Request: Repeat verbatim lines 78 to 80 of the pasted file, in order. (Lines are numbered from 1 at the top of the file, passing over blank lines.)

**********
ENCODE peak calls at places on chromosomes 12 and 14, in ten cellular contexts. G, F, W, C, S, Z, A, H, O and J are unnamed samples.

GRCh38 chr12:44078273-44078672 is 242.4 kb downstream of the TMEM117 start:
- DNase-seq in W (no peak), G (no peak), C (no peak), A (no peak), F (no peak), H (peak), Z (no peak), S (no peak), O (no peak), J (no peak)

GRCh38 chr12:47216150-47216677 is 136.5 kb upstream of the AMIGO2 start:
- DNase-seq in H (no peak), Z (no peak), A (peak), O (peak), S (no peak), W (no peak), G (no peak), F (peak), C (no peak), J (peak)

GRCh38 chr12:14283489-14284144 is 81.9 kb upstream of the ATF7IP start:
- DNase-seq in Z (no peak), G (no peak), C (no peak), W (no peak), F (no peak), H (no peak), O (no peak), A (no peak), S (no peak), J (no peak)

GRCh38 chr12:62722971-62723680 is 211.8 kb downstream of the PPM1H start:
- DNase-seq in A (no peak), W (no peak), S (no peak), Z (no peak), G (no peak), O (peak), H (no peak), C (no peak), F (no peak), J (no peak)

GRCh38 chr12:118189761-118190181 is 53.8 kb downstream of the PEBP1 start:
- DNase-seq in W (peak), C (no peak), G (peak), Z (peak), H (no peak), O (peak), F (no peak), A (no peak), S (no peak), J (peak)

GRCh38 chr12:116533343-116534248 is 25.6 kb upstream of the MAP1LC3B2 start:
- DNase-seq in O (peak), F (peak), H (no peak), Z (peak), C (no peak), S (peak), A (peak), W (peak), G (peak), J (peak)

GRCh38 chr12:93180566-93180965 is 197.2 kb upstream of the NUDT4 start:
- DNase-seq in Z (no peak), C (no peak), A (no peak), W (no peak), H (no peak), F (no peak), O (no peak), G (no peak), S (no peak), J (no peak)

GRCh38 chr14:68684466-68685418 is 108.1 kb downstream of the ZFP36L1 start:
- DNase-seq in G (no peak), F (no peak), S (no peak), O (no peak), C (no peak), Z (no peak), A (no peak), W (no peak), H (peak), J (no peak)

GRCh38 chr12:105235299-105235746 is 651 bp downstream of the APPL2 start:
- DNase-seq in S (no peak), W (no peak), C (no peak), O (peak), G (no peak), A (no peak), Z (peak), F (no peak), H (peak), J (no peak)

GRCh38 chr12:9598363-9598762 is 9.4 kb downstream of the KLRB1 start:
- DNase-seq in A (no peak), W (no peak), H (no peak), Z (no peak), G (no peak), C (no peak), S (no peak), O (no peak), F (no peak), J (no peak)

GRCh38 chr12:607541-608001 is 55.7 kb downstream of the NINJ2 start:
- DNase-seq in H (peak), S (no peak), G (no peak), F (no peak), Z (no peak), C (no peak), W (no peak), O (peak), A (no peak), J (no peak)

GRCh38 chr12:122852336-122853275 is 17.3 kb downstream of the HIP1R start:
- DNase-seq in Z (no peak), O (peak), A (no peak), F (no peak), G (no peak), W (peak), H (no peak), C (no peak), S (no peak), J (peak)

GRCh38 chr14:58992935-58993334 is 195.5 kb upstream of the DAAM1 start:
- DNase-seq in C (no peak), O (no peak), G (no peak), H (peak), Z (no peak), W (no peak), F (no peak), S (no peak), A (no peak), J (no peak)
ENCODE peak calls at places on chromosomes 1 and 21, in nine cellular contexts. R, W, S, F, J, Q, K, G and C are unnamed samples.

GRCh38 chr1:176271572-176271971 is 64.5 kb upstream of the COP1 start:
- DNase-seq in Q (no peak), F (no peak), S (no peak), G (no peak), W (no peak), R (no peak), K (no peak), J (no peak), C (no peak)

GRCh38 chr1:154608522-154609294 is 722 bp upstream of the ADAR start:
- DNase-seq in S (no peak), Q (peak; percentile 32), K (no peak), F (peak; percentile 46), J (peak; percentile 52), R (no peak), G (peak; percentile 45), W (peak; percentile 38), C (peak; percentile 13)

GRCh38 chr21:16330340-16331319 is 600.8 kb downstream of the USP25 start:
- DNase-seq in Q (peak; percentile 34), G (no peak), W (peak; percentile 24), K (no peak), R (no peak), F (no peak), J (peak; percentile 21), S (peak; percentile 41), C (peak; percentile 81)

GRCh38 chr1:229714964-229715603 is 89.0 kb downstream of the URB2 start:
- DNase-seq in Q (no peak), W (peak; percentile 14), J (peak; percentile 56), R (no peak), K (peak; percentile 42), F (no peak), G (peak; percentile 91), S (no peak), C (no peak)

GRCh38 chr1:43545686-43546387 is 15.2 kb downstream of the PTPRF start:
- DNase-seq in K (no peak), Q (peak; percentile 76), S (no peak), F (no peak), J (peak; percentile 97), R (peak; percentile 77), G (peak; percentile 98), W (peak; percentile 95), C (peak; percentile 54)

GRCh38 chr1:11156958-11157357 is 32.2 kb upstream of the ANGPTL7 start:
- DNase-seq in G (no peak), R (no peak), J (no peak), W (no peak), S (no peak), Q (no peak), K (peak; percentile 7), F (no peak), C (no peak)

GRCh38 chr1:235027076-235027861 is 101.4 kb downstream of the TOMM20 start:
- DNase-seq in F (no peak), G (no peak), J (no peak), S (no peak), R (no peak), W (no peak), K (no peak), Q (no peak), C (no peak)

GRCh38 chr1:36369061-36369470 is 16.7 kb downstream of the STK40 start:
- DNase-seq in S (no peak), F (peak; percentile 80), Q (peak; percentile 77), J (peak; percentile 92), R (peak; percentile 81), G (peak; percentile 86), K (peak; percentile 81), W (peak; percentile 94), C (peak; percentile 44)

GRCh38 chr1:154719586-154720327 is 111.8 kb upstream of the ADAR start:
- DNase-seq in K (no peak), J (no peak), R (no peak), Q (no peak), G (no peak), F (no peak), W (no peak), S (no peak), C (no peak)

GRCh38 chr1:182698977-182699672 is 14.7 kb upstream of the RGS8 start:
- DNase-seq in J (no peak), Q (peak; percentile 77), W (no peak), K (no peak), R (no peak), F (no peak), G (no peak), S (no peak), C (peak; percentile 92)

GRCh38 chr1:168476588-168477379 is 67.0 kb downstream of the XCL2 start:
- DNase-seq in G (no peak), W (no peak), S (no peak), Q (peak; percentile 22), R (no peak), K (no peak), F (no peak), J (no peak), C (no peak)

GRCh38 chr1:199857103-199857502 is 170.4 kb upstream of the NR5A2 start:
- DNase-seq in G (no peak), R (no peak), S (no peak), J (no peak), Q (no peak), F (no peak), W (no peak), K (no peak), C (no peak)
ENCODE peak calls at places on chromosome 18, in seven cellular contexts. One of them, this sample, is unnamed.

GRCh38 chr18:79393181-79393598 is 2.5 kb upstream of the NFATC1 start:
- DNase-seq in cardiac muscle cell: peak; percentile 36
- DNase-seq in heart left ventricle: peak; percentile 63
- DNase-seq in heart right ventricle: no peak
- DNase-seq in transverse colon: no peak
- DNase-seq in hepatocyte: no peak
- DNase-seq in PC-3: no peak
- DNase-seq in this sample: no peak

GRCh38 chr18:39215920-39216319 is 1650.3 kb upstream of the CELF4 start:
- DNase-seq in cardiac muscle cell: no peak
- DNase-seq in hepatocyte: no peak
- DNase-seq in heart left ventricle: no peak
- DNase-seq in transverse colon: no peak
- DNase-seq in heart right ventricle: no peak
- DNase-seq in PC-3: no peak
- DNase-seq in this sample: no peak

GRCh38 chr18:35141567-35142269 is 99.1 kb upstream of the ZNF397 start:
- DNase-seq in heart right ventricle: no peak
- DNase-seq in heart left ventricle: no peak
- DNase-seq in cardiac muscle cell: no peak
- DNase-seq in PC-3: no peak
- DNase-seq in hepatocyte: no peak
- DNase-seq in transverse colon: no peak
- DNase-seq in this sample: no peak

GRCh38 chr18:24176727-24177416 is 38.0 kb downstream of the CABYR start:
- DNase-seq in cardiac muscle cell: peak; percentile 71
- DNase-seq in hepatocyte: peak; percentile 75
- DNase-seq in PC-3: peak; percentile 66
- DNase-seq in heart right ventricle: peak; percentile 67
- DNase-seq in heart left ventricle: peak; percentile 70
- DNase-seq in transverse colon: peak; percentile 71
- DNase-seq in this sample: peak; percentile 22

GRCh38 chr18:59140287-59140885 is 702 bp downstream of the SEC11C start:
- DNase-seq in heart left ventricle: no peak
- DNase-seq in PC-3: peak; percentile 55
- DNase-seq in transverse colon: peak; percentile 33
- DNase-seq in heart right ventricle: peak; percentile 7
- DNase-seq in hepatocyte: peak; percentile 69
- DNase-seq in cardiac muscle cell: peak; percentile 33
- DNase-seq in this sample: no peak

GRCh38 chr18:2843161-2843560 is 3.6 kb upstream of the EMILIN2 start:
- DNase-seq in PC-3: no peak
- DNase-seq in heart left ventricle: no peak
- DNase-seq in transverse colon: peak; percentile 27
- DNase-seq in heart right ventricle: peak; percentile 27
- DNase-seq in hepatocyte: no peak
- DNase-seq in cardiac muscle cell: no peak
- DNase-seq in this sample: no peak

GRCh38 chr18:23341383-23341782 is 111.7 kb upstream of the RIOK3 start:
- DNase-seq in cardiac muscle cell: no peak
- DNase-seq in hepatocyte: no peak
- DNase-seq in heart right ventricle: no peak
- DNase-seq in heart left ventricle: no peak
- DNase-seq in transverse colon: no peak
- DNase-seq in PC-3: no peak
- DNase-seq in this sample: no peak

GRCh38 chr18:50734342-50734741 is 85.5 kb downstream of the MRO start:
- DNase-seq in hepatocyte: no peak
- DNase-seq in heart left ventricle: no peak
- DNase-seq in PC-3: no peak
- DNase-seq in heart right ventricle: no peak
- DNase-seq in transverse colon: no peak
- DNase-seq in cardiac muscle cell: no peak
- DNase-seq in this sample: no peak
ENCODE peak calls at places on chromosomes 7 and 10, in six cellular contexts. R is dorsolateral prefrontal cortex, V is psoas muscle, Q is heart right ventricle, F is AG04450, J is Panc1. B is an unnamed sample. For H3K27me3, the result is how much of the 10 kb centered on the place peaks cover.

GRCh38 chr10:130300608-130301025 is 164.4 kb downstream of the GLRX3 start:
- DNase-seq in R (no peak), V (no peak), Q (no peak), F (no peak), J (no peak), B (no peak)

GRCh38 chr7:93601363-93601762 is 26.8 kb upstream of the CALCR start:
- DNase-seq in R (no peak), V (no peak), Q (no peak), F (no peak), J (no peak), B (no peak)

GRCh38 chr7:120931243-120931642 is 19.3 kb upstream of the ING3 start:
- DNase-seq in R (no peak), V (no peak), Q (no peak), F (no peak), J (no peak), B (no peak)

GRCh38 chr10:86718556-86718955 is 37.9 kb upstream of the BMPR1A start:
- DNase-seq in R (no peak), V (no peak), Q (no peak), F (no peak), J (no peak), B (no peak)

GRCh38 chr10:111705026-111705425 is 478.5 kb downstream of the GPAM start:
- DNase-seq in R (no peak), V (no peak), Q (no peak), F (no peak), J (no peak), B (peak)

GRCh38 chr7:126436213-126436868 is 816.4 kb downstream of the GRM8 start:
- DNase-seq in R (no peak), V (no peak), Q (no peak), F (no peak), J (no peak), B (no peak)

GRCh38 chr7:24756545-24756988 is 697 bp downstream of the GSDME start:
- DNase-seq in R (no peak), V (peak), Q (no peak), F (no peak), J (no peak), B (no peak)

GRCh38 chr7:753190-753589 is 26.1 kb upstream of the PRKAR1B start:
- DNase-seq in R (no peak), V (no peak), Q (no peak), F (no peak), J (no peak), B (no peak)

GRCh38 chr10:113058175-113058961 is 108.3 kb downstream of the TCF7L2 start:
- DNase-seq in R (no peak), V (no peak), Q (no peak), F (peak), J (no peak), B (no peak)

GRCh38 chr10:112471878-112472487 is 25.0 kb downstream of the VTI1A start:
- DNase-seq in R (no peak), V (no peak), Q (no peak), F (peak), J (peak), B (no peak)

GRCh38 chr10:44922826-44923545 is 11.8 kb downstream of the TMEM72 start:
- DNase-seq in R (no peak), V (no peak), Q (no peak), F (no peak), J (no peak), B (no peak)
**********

GRCh38 chr18:24176727-24177416 is 38.0 kb downstream of the CABYR start:
- DNase-seq in cardiac muscle cell: peak; percentile 71
- DNase-seq in hepatocyte: peak; percentile 75